Germany Wants Greece-Turkey Talks Before EU Showdown

Αssociated Press

German Chancellor Angela Merkel. (AP Photo/Markus Schreiber, Pool)

Trying to mediate a dispute between Greece and Turkey over the rights to the East Mediterranean, German wants officials from the two sides to negotiate before a planned Sept. 24-25 European Union summit over the issue.

German Chancellor Angela Merkel had persuaded Turkish President Recep Tayyip Erdogan to pull the energy research vessel the Oruc Reis and warships from near the Greek island Kastellorizo where he wants to drill for oil and gas.

That was done under a maritime deal Turkey signed with Libya dividing the seas between them and claiming parts of Greece's Continental Shelf but he sent them back after Greece made a similar agreement with Egypt.

That had also led Erdogan to cancel planned talks in Ankara between officials fo the two countries, both members of NATO, which had refused to intervene over constant Turkish violations of Greek airspace and waters.

The defense alliance said it would broker discussions between them on Sept. 10 after Greece initially said it wouldn't talk unless Turkey pulled its ships out, the tension reaching near a conflict level and fears it would engulf the region.

Germany, home to millions of Turks, had refused to back Greek Prime Minister Kyriakos Mitsotakis' demand for tough sanctions, and said it would stay neutral instead of supporting a fellow EU member.

Germany said it would submit proposals regarding NATO chief Jens Stoltenberg's attempt to deescalate the crisis but the Greek side said there was not yet a “technical dialogue,” merely submitting comments for the creation of a conflict prevention mechanism, said Kathimerini.

That came as Mitsotakis was headed to Corsica Sept. 10 to meet French President Emanuel Macron, who has aligned his country with Greece, which wants to buy French frigates and Rafale fighter jets to boost its arsenal.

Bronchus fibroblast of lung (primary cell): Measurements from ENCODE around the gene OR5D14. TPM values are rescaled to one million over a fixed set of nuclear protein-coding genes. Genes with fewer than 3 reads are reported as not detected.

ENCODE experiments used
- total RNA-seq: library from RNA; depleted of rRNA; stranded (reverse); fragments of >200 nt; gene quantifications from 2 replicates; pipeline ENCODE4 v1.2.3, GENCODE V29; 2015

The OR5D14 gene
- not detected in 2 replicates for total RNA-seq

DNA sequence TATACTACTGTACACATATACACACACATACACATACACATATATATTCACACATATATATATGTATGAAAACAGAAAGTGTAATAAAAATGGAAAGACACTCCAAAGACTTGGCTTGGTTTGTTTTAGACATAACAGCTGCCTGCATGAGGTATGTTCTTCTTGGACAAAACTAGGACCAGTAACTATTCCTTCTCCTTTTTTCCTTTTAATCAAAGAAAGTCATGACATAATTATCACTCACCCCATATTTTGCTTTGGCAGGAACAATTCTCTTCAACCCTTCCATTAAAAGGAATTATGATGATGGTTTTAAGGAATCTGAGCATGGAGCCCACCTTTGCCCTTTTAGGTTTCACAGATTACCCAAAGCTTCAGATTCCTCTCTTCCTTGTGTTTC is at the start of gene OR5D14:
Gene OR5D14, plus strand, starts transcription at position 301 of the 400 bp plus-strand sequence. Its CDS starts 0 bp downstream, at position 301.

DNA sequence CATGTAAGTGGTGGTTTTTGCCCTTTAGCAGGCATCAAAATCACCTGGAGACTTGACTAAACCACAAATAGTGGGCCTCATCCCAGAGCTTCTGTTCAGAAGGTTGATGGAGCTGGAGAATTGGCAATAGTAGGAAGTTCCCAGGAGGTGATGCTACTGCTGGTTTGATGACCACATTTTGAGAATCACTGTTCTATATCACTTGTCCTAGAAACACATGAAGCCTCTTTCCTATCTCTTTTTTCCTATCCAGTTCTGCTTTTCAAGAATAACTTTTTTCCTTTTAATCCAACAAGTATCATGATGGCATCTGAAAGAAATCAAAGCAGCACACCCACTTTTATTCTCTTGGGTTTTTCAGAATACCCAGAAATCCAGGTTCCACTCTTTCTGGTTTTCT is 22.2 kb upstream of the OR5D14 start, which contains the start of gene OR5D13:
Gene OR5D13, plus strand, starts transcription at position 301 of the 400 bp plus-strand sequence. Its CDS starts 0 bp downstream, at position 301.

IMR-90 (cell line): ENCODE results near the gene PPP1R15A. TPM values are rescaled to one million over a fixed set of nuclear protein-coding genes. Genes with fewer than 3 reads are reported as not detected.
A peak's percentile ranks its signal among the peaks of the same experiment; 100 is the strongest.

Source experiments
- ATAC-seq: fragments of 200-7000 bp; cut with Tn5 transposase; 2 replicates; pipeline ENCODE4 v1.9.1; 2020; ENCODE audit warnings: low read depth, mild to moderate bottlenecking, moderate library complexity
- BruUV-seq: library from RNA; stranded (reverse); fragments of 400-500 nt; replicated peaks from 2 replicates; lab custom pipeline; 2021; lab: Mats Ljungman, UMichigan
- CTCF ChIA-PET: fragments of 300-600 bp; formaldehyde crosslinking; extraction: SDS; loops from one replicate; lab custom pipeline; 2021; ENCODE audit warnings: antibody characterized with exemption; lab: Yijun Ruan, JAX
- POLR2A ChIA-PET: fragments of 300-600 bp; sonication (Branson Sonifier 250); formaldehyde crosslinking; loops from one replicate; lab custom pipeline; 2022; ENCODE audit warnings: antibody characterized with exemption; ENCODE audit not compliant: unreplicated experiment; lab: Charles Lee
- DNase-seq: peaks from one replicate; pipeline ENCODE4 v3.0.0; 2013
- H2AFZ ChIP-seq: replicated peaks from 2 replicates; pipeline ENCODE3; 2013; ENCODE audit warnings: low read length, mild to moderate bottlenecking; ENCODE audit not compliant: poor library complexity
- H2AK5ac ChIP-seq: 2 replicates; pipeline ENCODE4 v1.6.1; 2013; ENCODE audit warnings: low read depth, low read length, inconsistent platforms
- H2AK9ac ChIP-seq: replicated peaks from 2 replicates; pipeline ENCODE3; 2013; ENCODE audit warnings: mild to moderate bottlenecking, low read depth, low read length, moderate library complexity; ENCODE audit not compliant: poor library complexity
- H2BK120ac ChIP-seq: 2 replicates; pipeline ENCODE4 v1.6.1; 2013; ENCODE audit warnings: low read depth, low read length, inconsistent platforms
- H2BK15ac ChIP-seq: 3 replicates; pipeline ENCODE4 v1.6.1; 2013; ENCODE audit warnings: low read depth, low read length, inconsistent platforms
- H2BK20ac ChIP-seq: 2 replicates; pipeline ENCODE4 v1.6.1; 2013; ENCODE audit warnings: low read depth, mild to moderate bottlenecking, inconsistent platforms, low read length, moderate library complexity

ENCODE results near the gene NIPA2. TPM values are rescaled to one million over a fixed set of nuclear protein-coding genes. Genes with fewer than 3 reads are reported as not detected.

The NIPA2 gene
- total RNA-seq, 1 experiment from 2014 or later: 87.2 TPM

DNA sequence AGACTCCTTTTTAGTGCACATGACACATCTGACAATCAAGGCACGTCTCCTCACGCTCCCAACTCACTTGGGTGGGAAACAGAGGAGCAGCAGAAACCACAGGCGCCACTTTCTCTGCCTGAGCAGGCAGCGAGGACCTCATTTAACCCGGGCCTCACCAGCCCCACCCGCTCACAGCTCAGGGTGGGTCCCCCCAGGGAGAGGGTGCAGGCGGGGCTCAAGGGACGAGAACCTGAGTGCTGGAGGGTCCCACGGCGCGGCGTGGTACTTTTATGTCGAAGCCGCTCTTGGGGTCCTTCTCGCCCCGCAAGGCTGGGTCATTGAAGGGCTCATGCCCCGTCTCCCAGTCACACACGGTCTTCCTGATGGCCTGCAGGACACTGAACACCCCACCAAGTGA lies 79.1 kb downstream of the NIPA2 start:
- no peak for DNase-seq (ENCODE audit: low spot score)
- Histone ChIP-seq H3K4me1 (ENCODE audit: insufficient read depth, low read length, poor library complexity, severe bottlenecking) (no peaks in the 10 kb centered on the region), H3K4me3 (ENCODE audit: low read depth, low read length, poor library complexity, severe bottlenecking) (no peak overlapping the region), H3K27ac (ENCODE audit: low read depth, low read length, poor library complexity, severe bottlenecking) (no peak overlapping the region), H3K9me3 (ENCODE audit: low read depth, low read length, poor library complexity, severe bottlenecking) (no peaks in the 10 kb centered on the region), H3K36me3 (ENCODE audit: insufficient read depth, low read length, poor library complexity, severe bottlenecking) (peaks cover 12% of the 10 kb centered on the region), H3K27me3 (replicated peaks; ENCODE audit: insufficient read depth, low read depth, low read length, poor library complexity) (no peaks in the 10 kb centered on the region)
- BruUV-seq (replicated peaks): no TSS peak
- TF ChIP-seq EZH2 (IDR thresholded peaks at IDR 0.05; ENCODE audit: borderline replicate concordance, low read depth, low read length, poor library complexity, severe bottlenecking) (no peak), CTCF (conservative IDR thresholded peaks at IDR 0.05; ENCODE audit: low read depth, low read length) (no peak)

At a NATO North Atlantic Council (NATO) meeting held at the request of Mitsotakis, Greece presented Turkey’s destabilizing role in the Mediterranean and its impact, the paper also said.

Greece’s Permanent Representative to NATO Spyros Lampridis reportedly noted that Turkey is cooperating with Russia and Iran in the Middle East, undermining NATO, and sponsors terrorist organizations in countries such as Syria. 

He also pointed out Turkey's purchase of Russian S-400 missile defenses which could undermine NATO and be used against Greece and other members of the alliance, bought from an ideological enemy of NATO.

He said Erdogan's aggressive behavior is a threat and violates Article 1 of the NATO Treaty, which requires members to resolve any international dispute via peaceful means and refrain from the “threat or use of force.”

Lampridis said Turkey has to pull its ships and that the EU has to impose hard sanctions, unlike soft penalties for Turkey already drilling for oil and gas in Cypriot sovereign waters.